Is your school really a “business”?
School personnel, especially those in the public schools, don’t think of their school as a competitive business. Education degrees seldom require courses in marketing or sales. But the business side of things is a reality in education. If we can’t convince parents to send their kids to our school, we don’t have the funding to hire staff to provide students with an education or the materials and equipment to deliver that education. So, let’s take a look at the differences between business websites and typical school websites. Maybe we can learn from companies whose very existence depends on the effectiveness of their website and the communication value it provides.
What business websites do well
A business website knows it is selling something. A business site provides proof in the form of customer reviews and testimonials. Effective business sites put a high priority on customer satisfaction and use storytelling, examples, and successes to influence and convince their site visitors. Their websites are a resource to get answers, place orders, and provide frictionless customer service.
A business website understands its customers’ needs and its website markets to those needs. A business recognizes it has competitors and strives to show customers why their services or products are going to meet their customers’ needs and tells them how. They know their products and services and provide proof to win customers’ trust in what they offer.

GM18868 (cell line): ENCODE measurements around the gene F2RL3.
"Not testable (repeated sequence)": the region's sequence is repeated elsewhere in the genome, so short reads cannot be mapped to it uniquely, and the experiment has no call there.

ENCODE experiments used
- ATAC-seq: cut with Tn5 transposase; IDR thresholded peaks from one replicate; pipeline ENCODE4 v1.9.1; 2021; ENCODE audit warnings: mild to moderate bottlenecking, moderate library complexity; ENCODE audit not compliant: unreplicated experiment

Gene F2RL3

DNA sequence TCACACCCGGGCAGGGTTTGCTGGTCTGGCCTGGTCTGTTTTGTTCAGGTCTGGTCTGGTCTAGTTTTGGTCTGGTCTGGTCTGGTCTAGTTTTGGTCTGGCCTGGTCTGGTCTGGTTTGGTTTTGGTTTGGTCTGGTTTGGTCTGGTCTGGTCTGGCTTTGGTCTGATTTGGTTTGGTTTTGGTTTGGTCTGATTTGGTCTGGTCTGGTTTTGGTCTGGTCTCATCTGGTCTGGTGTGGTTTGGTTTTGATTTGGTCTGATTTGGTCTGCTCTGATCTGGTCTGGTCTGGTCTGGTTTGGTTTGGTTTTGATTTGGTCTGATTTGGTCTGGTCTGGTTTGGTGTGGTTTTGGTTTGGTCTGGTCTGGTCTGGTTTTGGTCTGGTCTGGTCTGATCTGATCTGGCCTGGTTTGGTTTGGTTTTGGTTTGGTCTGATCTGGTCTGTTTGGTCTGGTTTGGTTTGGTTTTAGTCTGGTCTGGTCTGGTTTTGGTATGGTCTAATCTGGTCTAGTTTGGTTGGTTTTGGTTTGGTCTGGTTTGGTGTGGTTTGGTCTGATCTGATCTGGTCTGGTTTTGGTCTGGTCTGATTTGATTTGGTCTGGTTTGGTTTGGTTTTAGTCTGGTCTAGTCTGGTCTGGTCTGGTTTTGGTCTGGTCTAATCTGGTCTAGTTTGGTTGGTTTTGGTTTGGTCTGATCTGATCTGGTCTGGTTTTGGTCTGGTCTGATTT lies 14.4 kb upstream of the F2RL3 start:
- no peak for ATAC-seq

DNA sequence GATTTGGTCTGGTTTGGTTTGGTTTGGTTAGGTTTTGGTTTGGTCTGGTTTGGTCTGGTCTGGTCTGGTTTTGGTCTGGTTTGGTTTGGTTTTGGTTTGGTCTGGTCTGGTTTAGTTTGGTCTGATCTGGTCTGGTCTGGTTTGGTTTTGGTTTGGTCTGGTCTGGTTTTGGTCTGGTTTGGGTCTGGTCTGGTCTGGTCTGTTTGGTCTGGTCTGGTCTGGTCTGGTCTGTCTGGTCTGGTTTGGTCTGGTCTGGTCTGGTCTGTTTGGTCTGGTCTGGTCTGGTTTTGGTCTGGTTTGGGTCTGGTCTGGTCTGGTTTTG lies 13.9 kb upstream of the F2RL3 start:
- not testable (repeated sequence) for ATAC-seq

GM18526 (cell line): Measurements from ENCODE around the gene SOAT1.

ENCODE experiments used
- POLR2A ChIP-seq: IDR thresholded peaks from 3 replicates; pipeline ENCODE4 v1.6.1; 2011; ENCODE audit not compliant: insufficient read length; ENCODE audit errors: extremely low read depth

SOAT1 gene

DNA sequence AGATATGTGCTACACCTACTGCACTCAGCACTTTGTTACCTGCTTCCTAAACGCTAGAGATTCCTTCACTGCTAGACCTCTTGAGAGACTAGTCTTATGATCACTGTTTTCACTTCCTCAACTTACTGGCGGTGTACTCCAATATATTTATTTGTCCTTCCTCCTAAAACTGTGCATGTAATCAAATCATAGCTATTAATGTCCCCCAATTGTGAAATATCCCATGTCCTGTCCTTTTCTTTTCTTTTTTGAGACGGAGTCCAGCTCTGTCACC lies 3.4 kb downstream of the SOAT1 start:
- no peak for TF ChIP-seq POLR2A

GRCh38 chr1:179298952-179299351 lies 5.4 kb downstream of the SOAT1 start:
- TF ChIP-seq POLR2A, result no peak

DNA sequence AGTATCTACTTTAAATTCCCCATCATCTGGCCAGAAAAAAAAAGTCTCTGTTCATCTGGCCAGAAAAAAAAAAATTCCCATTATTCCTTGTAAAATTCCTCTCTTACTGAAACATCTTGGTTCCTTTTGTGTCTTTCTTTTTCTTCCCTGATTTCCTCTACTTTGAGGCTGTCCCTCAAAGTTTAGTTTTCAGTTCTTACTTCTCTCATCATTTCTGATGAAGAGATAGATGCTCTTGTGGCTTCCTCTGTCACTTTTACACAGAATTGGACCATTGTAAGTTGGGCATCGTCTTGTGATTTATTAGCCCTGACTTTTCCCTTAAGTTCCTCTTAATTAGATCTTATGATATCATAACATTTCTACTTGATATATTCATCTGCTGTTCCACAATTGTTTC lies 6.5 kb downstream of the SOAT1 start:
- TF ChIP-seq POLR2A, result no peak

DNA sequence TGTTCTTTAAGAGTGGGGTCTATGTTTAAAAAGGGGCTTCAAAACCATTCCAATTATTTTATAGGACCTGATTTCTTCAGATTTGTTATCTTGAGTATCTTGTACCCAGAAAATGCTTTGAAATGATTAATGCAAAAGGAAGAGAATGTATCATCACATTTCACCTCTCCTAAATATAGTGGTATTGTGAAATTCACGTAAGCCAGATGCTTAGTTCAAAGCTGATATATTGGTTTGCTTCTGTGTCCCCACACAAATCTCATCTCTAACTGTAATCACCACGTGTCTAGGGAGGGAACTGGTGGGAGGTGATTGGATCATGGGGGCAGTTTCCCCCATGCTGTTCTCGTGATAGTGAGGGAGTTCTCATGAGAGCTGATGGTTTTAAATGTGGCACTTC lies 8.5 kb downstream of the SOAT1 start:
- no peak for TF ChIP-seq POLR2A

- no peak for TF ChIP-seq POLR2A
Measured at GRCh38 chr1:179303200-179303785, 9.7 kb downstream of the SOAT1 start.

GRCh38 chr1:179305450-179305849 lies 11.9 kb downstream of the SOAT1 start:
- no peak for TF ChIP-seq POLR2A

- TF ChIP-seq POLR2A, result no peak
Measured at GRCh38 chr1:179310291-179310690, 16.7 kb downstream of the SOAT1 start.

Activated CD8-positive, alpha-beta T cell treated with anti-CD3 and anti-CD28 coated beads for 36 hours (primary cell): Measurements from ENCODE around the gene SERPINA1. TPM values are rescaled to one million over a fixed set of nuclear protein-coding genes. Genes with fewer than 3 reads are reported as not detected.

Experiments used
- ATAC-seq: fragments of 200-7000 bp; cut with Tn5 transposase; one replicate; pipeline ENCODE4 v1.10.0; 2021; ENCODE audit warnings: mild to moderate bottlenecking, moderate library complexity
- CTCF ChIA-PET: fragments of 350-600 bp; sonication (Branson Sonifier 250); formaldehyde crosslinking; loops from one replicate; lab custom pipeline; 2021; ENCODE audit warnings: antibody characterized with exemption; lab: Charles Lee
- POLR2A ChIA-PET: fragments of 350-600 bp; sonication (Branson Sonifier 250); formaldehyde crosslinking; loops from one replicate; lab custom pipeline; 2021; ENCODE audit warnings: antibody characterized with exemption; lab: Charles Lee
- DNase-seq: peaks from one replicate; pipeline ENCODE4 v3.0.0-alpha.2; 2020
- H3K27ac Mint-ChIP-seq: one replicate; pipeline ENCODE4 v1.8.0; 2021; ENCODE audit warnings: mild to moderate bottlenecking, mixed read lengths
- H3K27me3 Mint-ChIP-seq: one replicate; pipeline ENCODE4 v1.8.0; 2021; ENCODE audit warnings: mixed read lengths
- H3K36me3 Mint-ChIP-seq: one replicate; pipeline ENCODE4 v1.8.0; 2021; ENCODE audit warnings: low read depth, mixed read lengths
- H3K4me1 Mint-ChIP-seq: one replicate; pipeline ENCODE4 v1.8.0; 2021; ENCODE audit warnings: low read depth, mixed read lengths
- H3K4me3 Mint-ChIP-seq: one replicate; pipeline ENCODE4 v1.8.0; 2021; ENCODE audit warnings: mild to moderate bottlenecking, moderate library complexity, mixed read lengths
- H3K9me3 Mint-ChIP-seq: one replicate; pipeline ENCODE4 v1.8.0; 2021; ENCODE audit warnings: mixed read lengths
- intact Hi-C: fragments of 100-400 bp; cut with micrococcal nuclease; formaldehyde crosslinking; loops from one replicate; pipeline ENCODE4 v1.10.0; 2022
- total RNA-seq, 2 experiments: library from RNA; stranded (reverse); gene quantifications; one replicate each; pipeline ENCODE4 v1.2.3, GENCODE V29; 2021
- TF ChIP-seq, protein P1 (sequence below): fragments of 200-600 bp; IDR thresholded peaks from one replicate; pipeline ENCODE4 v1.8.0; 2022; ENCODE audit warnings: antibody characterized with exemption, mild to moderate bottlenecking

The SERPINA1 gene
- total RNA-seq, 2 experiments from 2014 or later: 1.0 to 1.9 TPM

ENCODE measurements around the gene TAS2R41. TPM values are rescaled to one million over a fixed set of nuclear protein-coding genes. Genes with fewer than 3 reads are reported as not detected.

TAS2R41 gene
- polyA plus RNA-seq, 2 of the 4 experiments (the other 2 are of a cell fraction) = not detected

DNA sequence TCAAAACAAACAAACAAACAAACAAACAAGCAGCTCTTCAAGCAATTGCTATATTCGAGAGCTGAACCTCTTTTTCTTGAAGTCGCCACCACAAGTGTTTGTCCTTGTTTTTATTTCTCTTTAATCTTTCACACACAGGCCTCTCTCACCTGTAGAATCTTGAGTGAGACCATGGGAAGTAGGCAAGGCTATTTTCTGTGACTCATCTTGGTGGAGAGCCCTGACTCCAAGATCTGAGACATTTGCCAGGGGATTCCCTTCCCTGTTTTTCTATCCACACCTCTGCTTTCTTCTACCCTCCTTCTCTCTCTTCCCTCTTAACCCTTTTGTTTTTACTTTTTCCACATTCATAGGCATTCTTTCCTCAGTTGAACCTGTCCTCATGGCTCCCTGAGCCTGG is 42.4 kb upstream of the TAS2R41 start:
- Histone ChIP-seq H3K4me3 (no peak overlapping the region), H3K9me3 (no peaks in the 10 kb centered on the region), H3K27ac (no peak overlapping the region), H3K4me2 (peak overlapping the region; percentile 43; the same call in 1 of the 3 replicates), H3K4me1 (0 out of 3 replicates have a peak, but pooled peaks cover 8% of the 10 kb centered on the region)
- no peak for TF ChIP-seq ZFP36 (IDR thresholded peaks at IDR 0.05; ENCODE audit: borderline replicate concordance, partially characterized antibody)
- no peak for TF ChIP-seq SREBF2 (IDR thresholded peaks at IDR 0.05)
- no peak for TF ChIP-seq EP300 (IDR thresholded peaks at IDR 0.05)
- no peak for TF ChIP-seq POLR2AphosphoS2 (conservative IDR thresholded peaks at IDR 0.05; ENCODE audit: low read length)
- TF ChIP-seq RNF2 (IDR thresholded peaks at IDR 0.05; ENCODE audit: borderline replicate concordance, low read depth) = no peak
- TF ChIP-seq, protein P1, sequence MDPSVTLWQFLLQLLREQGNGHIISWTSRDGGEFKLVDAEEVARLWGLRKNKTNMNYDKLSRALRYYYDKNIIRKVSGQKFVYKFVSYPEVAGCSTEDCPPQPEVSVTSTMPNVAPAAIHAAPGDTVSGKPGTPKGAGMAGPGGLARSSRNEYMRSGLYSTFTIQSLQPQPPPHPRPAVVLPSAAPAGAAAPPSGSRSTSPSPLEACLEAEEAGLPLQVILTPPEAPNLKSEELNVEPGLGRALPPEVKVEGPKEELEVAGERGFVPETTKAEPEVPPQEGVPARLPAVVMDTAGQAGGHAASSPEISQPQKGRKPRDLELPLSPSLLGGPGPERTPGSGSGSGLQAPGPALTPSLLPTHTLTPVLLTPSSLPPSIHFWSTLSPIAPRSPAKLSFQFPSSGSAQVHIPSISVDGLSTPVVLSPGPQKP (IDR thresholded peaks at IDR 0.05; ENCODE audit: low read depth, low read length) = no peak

A business website knows if it fails, the business might fail too. Consumers have lots of choices, and if a business doesn’t give the customer what he needs, and quickly, they can always go elsewhere. This means the site needs to load fast and be easy to navigate so customers can find what they are looking for quickly and get answers to questions they have. They provide contacts and solutions to resolve problems quickly and efficiently.
A business website is reactive to the client’s needs. This is because most businesses are functioning very close to their funding source. As a business owner, if I lose customers because I’m failing to satisfy them, deliver on my promises, or provide poor quality services, the revenue disappears and I’m out of business in short order. The further a school or business is removed from its funding source, the less likely it is to be reactive to its customers’ needs. A businesses’ employees know the service they provide has a direct bearing on the success of the business and their continued employment.